As previously reported in The Seabrooker, October 2019
Most of your drives around our island in the summer will turn up a few Eastern Bluebirds sitting on a fence post or perched atop a nest box. They call out in a short, wavering voice and abruptly drop to the ground after an insect. Marvelous birds to capture in your binoculars or camera lens, male Eastern Bluebirds are a brilliant royal blue on the back and head, and warm red-brown on the breast. Blue tinges in the wings and tail give the grayer females an elegant look.
Early last spring there were people watching for signs that the Eastern Bluebirds were beginning to nest. The moment in March that Melanie Jerome, the director of Seabrook Island’s Bluebird Society, got the word, she alerted her team that it was time to start checking the 74 bluebird boxes on 4 “Bluebird trails” around the island.
Many Seabrook Islanders and guests have noticed nest boxes around the island and especially on the golf course. There are boxes on the front and back nine of the Crooked Oaks course and the front nine of Ocean Winds. The other boxes are around the Lake House. The Seabrook Island Birders Bluebird Society is a sub group of the Seabrook Island Birders. Since 2014 this group has monitored all the boxes once a week from early spring until late summer once nesting begins and until the last baby bird has fledged. Statistics are kept on everything that happens in the bird box. Noted is the species of bird nesting, number of eggs, number of nestlings, and number of birds that fledge. Also noted is any predators, from ants and wasps to snakes and raccoons, that invade the box.
The SI Golf Club staff have been great partners in this endeavor. Not only do they allow the boxes to be on the courses and let the teams borrow golf carts to travel to the boxes that line the fairways, but this year they paid for and installed baffles for all the boxes on the golf course. This dramatically reduced the number of snake predations.
So, armed with a bucket of supplies, map of bird box locations, and a binder with statistics sheets for each box the team goes to every bird box in their area hoping to find activity. This sounds like a mundane task, and it’s not crocodile hunting, but it does have its challenges. You quickly learn to wear boots because many of the houses are near ponds or in high weeds. Once an Eastern Bluebird or Carolina Chickadee flies out of the house and straight for your head there is no chance that you will ever again approach the box any way but from the back or side. And, it is always wise to open the box with a gloved hand in the event there is a snake, mice, or insects in the box. Additionally, a long stick or golf club is nice to have to flush snakes or alligators or shoo away Wild Turkeys. With that being said, no harm has ever come to wildlife or monitors with the exception of wasps and ants.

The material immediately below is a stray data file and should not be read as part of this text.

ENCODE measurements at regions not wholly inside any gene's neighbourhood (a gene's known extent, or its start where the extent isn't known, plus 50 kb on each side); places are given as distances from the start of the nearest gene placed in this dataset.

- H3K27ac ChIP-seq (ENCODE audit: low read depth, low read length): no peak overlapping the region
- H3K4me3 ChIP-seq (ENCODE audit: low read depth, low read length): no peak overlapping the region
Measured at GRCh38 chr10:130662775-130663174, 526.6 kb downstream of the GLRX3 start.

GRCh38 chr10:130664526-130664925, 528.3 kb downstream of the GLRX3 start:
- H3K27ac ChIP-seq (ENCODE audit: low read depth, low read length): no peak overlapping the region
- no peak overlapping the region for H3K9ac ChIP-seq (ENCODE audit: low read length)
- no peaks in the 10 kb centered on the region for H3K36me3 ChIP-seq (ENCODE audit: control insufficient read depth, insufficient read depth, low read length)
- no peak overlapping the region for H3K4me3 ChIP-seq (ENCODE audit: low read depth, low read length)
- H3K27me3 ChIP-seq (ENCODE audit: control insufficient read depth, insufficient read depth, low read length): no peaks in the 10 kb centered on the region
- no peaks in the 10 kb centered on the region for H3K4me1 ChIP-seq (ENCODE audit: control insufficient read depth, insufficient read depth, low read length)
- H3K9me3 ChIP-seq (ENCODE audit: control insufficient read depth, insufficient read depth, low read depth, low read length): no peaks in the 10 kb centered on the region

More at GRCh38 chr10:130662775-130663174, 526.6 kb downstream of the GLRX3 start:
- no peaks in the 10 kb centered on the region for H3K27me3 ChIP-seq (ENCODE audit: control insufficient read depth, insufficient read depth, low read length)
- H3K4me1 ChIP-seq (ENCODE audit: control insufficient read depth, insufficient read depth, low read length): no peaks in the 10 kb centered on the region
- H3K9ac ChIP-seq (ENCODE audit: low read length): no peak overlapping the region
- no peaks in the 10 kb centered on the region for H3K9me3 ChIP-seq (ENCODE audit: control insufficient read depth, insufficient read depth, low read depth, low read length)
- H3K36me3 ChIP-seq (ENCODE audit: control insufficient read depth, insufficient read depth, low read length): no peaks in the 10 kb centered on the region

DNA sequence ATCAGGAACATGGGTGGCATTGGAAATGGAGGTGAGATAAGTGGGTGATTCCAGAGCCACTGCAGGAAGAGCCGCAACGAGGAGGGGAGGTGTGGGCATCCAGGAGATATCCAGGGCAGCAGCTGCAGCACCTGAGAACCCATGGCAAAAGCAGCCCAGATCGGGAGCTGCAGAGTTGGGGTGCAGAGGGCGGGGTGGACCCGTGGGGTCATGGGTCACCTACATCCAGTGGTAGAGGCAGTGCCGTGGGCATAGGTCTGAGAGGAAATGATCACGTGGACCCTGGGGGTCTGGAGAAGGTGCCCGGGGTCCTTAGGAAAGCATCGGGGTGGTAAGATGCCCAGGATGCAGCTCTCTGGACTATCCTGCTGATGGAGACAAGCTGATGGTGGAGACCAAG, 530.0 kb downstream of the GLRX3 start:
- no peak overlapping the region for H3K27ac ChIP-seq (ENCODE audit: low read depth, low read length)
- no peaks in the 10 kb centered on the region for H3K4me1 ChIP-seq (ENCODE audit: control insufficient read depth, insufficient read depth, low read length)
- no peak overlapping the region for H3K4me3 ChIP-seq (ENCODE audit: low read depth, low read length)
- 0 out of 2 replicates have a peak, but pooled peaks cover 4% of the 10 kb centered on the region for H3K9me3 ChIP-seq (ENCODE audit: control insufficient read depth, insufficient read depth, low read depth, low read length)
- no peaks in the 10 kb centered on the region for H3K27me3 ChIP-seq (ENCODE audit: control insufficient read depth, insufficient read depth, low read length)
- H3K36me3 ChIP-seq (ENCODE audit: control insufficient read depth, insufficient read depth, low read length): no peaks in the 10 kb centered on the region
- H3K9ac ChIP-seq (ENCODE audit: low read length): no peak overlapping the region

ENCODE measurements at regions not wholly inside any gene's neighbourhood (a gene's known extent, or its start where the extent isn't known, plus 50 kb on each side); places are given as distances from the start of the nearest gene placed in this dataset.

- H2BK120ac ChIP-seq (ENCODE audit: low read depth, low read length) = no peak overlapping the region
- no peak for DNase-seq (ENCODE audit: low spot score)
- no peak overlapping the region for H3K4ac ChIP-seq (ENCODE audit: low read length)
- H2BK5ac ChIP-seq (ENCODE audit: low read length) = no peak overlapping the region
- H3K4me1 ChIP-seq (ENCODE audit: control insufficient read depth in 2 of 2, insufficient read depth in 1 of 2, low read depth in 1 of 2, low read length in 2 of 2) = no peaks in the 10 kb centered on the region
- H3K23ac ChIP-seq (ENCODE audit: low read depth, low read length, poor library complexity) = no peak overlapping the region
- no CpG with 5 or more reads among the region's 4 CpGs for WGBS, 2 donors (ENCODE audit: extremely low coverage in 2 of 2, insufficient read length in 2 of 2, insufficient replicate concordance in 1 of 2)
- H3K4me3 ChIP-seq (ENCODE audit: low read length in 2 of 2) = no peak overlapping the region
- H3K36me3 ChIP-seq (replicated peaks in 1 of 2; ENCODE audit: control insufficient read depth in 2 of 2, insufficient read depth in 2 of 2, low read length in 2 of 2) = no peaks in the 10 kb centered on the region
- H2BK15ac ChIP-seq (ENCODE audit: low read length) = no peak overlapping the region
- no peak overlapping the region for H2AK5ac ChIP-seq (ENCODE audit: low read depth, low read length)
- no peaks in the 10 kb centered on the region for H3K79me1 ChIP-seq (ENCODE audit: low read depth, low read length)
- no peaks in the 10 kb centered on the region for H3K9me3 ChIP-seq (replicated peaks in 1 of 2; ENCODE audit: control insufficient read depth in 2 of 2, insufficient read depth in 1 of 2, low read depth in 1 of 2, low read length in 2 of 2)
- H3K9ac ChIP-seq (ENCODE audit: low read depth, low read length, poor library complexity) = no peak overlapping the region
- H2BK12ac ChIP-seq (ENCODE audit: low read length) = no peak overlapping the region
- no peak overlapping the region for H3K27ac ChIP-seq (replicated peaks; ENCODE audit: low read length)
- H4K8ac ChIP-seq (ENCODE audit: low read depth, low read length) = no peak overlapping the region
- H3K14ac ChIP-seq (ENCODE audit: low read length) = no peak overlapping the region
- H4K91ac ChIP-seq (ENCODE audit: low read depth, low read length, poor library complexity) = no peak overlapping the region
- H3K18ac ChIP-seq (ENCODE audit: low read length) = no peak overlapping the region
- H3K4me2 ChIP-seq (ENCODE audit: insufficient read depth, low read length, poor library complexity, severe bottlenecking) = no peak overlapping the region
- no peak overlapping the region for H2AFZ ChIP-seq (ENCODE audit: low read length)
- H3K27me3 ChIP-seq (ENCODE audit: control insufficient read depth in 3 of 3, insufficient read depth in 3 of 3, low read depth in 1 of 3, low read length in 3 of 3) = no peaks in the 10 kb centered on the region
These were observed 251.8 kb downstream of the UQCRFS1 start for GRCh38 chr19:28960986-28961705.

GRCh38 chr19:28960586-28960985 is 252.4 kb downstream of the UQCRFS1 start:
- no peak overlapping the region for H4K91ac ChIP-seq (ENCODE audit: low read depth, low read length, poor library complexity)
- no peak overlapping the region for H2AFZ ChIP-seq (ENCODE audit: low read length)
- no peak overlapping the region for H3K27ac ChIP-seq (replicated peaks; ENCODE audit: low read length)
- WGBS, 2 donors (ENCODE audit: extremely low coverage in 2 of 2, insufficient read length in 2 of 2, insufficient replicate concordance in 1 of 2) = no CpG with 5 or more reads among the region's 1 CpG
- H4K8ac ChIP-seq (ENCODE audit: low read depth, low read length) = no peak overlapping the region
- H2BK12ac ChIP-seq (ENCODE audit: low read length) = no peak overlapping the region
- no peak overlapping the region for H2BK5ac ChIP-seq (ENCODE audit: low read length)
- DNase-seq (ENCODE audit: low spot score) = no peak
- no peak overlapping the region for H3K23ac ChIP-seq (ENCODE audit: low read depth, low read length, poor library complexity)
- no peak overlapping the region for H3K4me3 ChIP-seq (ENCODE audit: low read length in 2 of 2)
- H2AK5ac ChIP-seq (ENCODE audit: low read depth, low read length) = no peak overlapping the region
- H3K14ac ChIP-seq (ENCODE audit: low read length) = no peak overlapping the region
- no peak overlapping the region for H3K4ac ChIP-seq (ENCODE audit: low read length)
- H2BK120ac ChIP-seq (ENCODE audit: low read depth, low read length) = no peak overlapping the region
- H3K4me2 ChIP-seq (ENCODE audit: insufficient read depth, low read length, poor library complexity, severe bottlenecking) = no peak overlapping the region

The monitor teams that go out in early spring have a couple weeks of checking empty boxes, but once the first nest is found activity ramps up. It’s a huge deal for the entire group when the first eggs are found or the first hatchlings get counted. And, once the hatchlings become fluffy with feathers, you know they are ready to fledge and will probably not be there the next week. As a monitor you are only responsible for 8 weeks and, even though this task is time spent out of your week, it is tough to turn in your bucket and binder to relinquish your babies over to another team.
At the end of the summer, Melanie takes all the data from the sheets and compiles it into a report that she shares with the SI Birders, but also forwards to the SI Golf Club, the SI Environmental Committee, and the South Carolina Bluebird Society. This information compelled the group to install the baffles on the poles and could also suggest that boxes might need to be relocated, repaired or replaced. The data also shows population trends.
If you are interested in seeing our statistics for this year, interested in the Seabrook Island Bluebird Society or just birding in general, check out our website at seabrookislandbirders.org. No prior experience is necessary to join either group, just a love of birds and nature.
Cool Facts …
- The male Eastern Bluebird displays at his nest cavity to attract a female. He brings nesting material to the hole, goes in and out, and waves his wings while perched above. This is pretty much his contribution to nest building.
- Eastern Bluebirds typically have more than one successful brood per year. Eggs are blue or in rare cases, white. Young produced in early nests leave, but young from later nests winter with their parents.
- Eastern Bluebirds occur across eastern North America and south as far as Nicaragua. Birds living farther north and in the west of the range tend to lay more eggs than eastern and southern birds.
- Eastern Bluebirds eat mostly insects, wild fruit and berries. Occasionally they been observed capturing and eating larger prey such as lizards and tree frogs.
- The oldest recorded Eastern Bluebird was at least 10 years, 6 months old. Banded in New York in May 1989 and was found dead in SC November 1999.
Submitted by Melanie Jerome and Joleen Ardaiolo